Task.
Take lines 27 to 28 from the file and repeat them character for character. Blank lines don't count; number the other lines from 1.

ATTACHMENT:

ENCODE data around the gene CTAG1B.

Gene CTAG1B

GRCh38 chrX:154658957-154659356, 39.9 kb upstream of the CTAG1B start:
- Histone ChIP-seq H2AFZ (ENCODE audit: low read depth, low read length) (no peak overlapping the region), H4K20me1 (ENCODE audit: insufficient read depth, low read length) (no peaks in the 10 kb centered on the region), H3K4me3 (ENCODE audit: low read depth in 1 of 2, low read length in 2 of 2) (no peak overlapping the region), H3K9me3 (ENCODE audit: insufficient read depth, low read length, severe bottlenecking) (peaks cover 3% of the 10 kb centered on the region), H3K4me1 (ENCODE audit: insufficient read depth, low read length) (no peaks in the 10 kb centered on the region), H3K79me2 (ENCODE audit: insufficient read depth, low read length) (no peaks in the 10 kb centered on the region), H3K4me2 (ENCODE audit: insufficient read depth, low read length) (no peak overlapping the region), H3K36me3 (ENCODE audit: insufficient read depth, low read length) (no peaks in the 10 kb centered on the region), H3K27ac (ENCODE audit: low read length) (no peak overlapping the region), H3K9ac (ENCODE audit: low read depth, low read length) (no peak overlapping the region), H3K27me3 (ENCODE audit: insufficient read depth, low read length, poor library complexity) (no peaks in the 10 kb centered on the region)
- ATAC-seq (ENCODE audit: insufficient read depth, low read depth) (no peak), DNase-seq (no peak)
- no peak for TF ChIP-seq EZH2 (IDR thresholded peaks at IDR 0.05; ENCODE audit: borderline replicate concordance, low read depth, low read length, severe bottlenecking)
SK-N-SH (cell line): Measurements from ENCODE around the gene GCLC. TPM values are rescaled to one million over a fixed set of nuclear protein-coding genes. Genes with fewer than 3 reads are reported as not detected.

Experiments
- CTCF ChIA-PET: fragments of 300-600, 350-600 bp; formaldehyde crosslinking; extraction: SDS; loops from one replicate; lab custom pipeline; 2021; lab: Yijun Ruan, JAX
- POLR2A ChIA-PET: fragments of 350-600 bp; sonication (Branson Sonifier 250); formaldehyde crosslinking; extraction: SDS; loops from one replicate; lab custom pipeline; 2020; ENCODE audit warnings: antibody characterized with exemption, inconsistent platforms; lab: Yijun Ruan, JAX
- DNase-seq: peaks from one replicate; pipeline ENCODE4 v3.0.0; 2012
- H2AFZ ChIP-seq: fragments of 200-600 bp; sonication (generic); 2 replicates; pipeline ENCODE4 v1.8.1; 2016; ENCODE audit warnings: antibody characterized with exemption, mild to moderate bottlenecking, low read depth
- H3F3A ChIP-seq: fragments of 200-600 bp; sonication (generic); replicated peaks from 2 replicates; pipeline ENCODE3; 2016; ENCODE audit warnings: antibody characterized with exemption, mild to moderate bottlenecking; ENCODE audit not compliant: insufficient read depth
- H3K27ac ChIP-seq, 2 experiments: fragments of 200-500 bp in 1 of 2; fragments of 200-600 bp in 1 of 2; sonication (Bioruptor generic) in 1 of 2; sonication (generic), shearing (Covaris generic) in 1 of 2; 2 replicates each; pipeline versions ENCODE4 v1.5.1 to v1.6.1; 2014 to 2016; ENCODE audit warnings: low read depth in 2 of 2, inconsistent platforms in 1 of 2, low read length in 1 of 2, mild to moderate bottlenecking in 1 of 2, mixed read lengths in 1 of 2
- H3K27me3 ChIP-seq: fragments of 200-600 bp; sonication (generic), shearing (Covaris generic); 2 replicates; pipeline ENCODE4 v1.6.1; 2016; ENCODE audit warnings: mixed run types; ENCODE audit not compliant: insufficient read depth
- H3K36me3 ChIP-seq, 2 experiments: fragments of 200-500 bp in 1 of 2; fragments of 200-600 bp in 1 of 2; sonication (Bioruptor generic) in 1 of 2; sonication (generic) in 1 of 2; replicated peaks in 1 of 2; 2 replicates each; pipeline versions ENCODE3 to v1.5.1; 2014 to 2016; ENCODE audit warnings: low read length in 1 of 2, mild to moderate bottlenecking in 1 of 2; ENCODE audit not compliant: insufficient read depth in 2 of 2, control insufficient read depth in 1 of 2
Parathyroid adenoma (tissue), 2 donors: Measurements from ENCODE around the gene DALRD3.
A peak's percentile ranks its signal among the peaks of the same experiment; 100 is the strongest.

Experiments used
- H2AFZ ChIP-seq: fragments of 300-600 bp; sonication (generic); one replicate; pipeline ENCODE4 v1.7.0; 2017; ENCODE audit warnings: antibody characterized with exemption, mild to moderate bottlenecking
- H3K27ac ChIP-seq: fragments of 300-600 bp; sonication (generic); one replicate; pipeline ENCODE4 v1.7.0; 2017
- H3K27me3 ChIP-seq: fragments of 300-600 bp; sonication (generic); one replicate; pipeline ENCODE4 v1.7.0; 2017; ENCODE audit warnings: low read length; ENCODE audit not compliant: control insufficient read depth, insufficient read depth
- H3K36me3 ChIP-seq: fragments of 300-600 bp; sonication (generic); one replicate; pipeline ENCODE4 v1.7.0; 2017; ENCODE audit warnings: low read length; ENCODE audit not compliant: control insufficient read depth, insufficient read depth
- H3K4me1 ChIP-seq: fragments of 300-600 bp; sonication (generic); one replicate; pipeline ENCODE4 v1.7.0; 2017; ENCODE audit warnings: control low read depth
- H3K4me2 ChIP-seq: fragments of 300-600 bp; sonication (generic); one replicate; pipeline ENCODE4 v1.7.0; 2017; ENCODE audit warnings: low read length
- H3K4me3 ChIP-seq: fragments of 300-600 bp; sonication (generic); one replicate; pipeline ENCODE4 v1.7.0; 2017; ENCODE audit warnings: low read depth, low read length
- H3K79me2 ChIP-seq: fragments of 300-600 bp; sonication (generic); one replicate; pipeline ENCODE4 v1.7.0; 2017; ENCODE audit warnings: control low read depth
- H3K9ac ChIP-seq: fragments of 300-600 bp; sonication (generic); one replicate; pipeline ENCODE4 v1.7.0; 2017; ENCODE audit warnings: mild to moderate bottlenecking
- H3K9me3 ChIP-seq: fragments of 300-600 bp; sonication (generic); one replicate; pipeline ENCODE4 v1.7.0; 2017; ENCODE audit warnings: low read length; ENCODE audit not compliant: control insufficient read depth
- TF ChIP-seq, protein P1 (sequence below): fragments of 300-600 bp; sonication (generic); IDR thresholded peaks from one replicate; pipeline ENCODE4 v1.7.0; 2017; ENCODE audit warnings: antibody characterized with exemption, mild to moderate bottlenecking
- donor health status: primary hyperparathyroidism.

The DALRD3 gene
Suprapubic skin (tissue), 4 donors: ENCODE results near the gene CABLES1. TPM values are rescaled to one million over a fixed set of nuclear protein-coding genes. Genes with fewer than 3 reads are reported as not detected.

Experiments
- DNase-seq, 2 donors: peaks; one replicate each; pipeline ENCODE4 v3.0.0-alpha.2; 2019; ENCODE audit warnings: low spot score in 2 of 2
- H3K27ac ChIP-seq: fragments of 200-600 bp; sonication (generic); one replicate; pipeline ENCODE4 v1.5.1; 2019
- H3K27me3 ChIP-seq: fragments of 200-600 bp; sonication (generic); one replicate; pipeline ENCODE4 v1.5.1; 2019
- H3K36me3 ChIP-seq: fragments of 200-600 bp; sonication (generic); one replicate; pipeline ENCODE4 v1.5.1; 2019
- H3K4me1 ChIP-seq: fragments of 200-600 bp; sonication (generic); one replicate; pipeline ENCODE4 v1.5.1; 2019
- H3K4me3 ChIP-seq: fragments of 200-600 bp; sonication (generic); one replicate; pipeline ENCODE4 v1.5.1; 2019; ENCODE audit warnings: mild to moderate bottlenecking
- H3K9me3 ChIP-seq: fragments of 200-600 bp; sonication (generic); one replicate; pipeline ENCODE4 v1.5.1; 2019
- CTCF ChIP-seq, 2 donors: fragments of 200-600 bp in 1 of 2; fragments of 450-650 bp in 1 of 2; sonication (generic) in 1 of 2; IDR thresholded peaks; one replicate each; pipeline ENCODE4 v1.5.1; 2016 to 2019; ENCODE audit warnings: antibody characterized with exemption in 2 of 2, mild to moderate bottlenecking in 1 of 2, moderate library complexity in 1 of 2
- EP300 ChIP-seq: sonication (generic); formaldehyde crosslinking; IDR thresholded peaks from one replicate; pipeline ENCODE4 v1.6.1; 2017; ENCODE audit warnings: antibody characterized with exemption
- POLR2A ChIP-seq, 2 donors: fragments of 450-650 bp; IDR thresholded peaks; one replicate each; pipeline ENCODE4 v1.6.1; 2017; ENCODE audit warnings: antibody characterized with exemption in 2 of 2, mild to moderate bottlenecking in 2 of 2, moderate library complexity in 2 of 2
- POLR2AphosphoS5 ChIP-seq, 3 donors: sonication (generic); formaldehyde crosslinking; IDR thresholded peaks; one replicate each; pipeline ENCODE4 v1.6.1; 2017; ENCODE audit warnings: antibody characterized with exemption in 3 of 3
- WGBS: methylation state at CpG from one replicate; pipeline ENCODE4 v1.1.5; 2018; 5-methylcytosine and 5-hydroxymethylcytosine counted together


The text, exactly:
- H3K79me2 ChIP-seq: fragments of 300-600 bp; sonication (generic); one replicate; pipeline ENCODE4 v1.7.0; 2017; ENCODE audit warnings: control low read depth
- H3K9ac ChIP-seq: fragments of 300-600 bp; sonication (generic); one replicate; pipeline ENCODE4 v1.7.0; 2017; ENCODE audit warnings: mild to moderate bottlenecking